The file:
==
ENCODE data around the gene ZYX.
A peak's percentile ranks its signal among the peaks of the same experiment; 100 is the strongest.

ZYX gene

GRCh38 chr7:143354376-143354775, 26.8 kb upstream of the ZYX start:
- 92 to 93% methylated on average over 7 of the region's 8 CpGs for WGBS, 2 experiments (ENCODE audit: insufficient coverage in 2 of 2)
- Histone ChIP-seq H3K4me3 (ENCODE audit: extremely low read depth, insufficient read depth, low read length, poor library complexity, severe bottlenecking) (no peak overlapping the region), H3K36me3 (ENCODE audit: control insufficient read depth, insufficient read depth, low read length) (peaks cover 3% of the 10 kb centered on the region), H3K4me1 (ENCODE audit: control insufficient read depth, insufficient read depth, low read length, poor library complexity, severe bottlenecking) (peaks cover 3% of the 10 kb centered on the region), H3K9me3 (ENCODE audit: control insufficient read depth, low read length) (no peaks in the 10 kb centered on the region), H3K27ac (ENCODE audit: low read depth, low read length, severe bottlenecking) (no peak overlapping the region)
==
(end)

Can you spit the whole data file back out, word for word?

ENCODE data around the gene ZYX.
A peak's percentile ranks its signal among the peaks of the same experiment; 100 is the strongest.

ZYX gene

GRCh38 chr7:143354376-143354775, 26.8 kb upstream of the ZYX start:
- 92 to 93% methylated on average over 7 of the region's 8 CpGs for WGBS, 2 experiments (ENCODE audit: insufficient coverage in 2 of 2)
- Histone ChIP-seq H3K4me3 (ENCODE audit: extremely low read depth, insufficient read depth, low read length, poor library complexity, severe bottlenecking) (no peak overlapping the region), H3K36me3 (ENCODE audit: control insufficient read depth, insufficient read depth, low read length) (peaks cover 3% of the 10 kb centered on the region), H3K4me1 (ENCODE audit: control insufficient read depth, insufficient read depth, low read length, poor library complexity, severe bottlenecking) (peaks cover 3% of the 10 kb centered on the region), H3K9me3 (ENCODE audit: control insufficient read depth, low read length) (no peaks in the 10 kb centered on the region), H3K27ac (ENCODE audit: low read depth, low read length, severe bottlenecking) (no peak overlapping the region)